Detailed state laws define the exact types of injuries covered by Workers’ Compensation. In general, though, you can count on being compensated for injuries, illnesses, diseases and other conditions that arise out of the nature of your employment — either while on the job or over a period of time.

There’s a simple rule that you can apply to find out if a particular form of injury is eligible for Workers’ Compensation: you’re covered if you were paid for what you were doing at the time of sustaining an injury.

The injuries do need cause prolonged suffering, though. Cuts, scrapes, bruises, headaches that last a couple of days and other conditions that are quickly taken care of do not qualify (even if they may count for other forms of compensation). Workers’ Compensation is only designed to cover job required health conditions lasting over extended periods of time.

Workers' Compensation

This is what isn’t covered

Commuting: Making the trip to your place of work each day is time that is almost never paid for. Injuries sustained during commutes do not qualify.

Lunchtime: When you go out for lunch each day, it’s considered your own time, rather than paid time. Any injury suffered during lunch hour, then, isn’t covered.

Some injuries that may not seem to qualify, on the other hand, do get coverage:

Company events: Injuries sustained by workers or their families when having fun at company-sponsored picnics or other events are covered. Workers usually do not have a choice when it comes to attending these events.

Horseplay: Workers sometimes sustain injuries while having fun during work hours. These injuries are usually not compensated for. However, if it can be proven that the employer did know that such horseplay occurred and did nothing about it, the injuries could then qualify.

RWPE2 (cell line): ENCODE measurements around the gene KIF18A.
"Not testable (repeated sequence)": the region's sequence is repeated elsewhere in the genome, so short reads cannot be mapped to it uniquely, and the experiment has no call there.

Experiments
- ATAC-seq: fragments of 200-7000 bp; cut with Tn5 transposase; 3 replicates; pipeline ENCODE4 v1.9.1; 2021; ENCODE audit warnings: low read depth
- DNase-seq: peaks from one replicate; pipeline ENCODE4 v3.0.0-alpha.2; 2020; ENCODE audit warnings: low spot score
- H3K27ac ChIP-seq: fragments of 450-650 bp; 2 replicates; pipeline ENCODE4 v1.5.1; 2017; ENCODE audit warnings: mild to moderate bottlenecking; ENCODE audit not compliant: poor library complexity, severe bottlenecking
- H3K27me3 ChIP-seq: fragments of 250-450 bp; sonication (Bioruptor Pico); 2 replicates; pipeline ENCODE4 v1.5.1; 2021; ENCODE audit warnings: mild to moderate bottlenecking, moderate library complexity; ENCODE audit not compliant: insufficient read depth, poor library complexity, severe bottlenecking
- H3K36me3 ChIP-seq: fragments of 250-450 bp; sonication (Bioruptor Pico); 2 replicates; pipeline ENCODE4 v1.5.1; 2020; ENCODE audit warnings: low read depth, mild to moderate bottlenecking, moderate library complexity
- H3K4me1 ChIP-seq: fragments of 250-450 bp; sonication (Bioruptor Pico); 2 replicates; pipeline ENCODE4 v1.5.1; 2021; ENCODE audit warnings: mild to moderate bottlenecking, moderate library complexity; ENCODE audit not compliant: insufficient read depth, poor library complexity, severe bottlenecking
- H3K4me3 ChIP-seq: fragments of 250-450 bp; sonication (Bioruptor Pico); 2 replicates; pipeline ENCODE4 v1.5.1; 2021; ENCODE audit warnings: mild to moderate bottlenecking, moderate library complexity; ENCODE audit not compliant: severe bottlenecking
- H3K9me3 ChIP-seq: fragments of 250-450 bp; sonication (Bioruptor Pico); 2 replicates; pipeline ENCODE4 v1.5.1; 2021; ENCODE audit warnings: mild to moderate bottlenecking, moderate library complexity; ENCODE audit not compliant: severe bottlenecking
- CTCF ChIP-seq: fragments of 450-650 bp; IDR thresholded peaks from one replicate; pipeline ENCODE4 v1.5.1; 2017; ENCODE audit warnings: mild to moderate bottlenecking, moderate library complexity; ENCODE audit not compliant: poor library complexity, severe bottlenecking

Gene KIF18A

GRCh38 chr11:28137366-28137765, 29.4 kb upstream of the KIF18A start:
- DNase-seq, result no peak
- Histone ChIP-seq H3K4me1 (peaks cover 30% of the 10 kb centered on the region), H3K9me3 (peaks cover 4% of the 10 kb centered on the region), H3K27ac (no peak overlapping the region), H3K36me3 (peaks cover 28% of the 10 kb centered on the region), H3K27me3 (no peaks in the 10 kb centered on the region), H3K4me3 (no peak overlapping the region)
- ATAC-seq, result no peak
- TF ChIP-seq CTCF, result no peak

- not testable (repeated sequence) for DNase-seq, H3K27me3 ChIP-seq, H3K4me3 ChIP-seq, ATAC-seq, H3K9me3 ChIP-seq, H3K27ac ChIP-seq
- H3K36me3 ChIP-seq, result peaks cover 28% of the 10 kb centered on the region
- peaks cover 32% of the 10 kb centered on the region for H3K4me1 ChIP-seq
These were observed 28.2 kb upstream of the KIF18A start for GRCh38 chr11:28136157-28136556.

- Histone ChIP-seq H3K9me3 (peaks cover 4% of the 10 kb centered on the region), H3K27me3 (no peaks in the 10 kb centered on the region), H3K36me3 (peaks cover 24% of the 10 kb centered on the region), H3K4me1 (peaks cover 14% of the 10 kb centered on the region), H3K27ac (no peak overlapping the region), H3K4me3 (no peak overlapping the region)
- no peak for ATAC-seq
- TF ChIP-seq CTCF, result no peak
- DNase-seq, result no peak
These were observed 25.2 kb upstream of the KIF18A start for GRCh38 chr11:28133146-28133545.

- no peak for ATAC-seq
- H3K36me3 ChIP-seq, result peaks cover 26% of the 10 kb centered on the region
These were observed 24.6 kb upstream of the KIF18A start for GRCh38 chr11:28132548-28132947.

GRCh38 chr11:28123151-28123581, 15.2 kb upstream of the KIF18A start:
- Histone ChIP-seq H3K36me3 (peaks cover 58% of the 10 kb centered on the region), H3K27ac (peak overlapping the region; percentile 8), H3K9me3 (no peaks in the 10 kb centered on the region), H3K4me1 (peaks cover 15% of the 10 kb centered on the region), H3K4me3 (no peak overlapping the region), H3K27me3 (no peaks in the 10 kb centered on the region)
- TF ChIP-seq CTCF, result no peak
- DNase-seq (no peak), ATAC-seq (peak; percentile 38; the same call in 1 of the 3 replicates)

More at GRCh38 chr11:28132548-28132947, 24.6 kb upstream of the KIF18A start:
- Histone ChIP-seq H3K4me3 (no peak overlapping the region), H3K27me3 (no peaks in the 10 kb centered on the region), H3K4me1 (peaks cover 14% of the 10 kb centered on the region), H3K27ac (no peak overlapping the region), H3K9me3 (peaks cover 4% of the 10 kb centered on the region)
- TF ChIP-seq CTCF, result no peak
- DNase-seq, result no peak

Pre-existing conditions: Workers with pre-existing health conditions — a weak back, poor hearing, poor eyesight or asthma — will qualify for Workers’ Compensation if these conditions are exacerbated by unhealthy work. It doesn’t matter if the conditions existed, to begin with.

Cumulative injuries are covered

Painful and debilitating conditions such as carpal tunnel syndrome, hearing loss, respiratory diseases and joint injuries are cumulative in nature — they occur over months or years of being around unhealthy work environments. They often qualify for Workers’ Compensation even if there is no one point at which these conditions can be said to have started.

Mental health problems

Unhealthy job environments can cause more than just physical injuries; they can cause mental conditions, as well. In most states, Workers’ Compensation rules cover these conditions. From post traumatic stress disorder that arises from a single event to anxiety disorder (stress-related health conditions) and depression that develop over extended periods of time, workers receive coverage for any condition that can provably link to their work conditions.

It’s important to find representation

While Workers’ Compensation does help workers whose health has suffered as a result of their work, the laws and rules involved are notoriously hard for the average person to navigate. Not only can it be extremely difficult to provably link injuries to work conditions, it can be difficult simply to navigate the rules and paperwork involved. To any worker applying for compensation, then, it can be a huge advantage to go in with a qualified Workers’ Compensation attorney.

Legal representation can be invaluable not only in the initial application stage, but also in the appeals stage. One of the most beneficial parts of hiring such representation is that it costs nothing upfront. Reputable lawyers always work on contingency — they only get paid when they get you compensation.